If you’re like most people in Singapore, your approach to writing your LinkedIn profile is to simply copy-paste what’s written in your CV. And in some ways, this style can be sufficient, especially when you have a stellar CV in the first place. But it’s such a waste of LinkedIn’s potential if you don’t create a bespoke profile for the social media site. With more and more employers in Singapore relying on LinkedIn to scope out candidates for vacancies, you want to come up with something powerful and sticky.
Below are some tips on how you can write LinkedIn profiles that rock.
LinkedIn Profile Tips For Impact #1 : Use a professional photo.
Okay, let’s start with this one. You’d think that posting a photo that makes you look like you can get the job done is common sense, but you’d be surprised at how many think their Instagram masterpiece is a great pick.
Reserve the beach shot with Tequila for Facebook. You want to show potential bosses in Singapore you’re trustworthy, competent, and presentable. You’re not required to go for the slick hair and the business suit route — in fact you can aim for simply casual and approachable — but you must still appear as how you would in an actual room of decision-makers.
And yes, mind that pixel count. You want the manager you shook hands with this morning to recognize you once he goes looking!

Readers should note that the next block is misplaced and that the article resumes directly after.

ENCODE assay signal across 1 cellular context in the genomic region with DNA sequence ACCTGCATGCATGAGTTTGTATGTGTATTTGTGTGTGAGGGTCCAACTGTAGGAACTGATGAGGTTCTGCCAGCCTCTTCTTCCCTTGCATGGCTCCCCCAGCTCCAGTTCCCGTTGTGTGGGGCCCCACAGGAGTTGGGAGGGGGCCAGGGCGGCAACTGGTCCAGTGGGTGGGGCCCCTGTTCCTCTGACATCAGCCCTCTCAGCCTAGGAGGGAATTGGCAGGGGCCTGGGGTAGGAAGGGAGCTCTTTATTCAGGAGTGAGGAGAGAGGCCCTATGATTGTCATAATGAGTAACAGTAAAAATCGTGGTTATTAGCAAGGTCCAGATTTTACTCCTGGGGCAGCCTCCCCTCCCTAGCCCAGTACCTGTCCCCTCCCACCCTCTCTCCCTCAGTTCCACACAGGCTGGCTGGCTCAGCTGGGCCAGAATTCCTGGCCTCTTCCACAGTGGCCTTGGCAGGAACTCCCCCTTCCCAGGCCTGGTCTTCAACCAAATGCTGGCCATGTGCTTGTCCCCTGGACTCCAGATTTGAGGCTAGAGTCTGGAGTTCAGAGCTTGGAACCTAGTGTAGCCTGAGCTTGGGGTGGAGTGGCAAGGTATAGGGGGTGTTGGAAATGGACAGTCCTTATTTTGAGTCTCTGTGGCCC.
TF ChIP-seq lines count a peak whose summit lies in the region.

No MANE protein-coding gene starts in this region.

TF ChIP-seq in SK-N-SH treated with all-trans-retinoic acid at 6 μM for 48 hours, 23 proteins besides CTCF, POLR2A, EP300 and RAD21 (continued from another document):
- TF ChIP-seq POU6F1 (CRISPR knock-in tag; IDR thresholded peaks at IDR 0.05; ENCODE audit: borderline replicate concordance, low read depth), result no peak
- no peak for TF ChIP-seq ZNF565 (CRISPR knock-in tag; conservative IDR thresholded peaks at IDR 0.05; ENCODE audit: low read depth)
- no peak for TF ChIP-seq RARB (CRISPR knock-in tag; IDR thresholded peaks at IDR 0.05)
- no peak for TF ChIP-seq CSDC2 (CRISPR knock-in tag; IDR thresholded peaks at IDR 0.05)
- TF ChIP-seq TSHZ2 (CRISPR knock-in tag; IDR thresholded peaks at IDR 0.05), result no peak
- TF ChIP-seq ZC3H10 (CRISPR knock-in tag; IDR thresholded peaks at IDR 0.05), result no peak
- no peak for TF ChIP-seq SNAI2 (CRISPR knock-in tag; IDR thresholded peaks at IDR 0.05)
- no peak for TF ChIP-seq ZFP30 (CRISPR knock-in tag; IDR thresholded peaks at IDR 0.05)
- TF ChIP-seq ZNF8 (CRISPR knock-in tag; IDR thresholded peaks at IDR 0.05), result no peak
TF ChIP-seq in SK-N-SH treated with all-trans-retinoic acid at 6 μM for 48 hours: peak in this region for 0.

LinkedIn Profile Tips For Impact #2 : List all your work experience.
Resumes have to be tailor-fitted to the requirements of the job you’re after, which is why strategic job-hunters omit irrelevant work experiences when they submit to HR in Singapore. This means many different versions of resumes, one for each target position.
But your LinkedIn profile is something open to all, and since you don’t know what criteria potential employers may be looking for, it’s best to have a robust profile. (Unless you’ve already decided beforehand that you want to present yourself to just one type of audience.)
Complete your work experience and provide detail for each one. Whenever possible, use the professional gallery: upload presentations, images, documents, etc. to give browsers a better idea of what you do. Share volunteer work experience. HR practitioners today give less value to those with straight career paths anyway, and if your various experiences make you look like a better rounded individual, go for it.
Here’s one advantage of a complete work history: LinkedIn is a networking site; it aims to connect you with people who can endorse you, give you work, or connect you with clients. When you have a complete work history, you’re positioned to link up with every person you’ve worked with over the years — and get as many nods to your skills and expertise as possible. This is because LinkedIn is designed to recommend connections based on where you’ve worked and what you’ve done. A stronger professional network therefore equates to a stronger profile.
LinkedIn Profile Tips For Impact #3 : Take advantage of the summary section.
LinkedIn provides you space for a 2,000 word summary of who you are and what you can offer — and you should take full advantage of this feature. The rest of LinkedIn can feel so disjointed, even dense, but if you write a great summary, you can string everything together into one coherent whole. The summary section can also be the place to inject some humour and personality in an otherwise formal page, and many people in Singapore have opted to use this section creatively.